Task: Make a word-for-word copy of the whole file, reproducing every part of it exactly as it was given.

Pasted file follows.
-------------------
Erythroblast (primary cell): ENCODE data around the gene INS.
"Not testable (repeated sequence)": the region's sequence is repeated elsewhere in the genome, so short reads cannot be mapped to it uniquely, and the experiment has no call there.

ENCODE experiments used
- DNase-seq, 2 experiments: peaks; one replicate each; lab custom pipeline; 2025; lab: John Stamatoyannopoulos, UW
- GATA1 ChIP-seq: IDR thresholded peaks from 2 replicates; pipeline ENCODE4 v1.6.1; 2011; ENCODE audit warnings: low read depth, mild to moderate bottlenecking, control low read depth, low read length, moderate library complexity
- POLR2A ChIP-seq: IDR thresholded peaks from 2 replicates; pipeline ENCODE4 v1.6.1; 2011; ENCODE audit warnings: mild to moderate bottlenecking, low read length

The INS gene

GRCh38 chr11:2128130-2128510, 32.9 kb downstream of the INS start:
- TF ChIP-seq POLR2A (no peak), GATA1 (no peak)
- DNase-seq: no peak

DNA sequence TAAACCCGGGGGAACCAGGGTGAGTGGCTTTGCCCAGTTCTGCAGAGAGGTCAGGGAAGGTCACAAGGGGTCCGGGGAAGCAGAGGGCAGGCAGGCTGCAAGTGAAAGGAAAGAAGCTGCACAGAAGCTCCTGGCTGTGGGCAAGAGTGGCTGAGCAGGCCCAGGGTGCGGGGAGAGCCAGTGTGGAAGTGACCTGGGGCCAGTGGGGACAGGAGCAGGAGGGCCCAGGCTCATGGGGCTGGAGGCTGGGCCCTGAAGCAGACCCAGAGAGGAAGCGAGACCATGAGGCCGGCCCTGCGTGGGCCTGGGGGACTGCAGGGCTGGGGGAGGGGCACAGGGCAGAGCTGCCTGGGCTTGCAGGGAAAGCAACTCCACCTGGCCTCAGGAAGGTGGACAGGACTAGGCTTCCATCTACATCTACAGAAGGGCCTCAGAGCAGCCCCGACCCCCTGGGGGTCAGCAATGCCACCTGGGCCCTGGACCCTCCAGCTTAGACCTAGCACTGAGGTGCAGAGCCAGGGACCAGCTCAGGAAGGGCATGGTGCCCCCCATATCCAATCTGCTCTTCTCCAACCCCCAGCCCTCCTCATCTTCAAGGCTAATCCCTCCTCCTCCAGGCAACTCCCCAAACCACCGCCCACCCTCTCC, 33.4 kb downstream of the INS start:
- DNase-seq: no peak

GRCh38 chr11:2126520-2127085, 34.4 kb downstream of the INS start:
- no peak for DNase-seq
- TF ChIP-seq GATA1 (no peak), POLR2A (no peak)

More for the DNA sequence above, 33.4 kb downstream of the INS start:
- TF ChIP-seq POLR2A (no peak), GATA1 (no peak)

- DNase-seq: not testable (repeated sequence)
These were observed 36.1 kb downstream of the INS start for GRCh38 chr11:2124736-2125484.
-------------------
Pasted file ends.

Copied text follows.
Erythroblast (primary cell): ENCODE data around the gene INS.
"Not testable (repeated sequence)": the region's sequence is repeated elsewhere in the genome, so short reads cannot be mapped to it uniquely, and the experiment has no call there.

ENCODE experiments used
- DNase-seq, 2 experiments: peaks; one replicate each; lab custom pipeline; 2025; lab: John Stamatoyannopoulos, UW
- GATA1 ChIP-seq: IDR thresholded peaks from 2 replicates; pipeline ENCODE4 v1.6.1; 2011; ENCODE audit warnings: low read depth, mild to moderate bottlenecking, control low read depth, low read length, moderate library complexity
- POLR2A ChIP-seq: IDR thresholded peaks from 2 replicates; pipeline ENCODE4 v1.6.1; 2011; ENCODE audit warnings: mild to moderate bottlenecking, low read length

The INS gene

GRCh38 chr11:2128130-2128510, 32.9 kb downstream of the INS start:
- TF ChIP-seq POLR2A (no peak), GATA1 (no peak)
- DNase-seq: no peak

DNA sequence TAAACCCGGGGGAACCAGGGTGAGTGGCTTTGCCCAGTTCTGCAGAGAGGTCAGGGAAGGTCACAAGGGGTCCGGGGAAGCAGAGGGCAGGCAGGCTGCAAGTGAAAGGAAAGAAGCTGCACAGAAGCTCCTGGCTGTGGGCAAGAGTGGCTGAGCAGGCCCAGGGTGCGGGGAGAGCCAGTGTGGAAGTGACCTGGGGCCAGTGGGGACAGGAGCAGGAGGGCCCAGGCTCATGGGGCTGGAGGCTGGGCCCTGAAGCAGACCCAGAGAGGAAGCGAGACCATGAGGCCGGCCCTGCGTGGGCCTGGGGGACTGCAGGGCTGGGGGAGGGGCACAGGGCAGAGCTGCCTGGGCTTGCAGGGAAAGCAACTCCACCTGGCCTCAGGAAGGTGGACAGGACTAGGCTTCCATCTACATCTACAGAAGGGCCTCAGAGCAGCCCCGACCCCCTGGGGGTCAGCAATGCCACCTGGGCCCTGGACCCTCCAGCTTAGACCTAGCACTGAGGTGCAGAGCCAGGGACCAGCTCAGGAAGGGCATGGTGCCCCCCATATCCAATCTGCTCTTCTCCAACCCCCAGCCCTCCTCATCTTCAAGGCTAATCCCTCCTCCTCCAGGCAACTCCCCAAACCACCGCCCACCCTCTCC, 33.4 kb downstream of the INS start:
- DNase-seq: no peak

GRCh38 chr11:2126520-2127085, 34.4 kb downstream of the INS start:
- no peak for DNase-seq
- TF ChIP-seq GATA1 (no peak), POLR2A (no peak)

More for the DNA sequence above, 33.4 kb downstream of the INS start:
- TF ChIP-seq POLR2A (no peak), GATA1 (no peak)

- DNase-seq: not testable (repeated sequence)
These were observed 36.1 kb downstream of the INS start for GRCh38 chr11:2124736-2125484.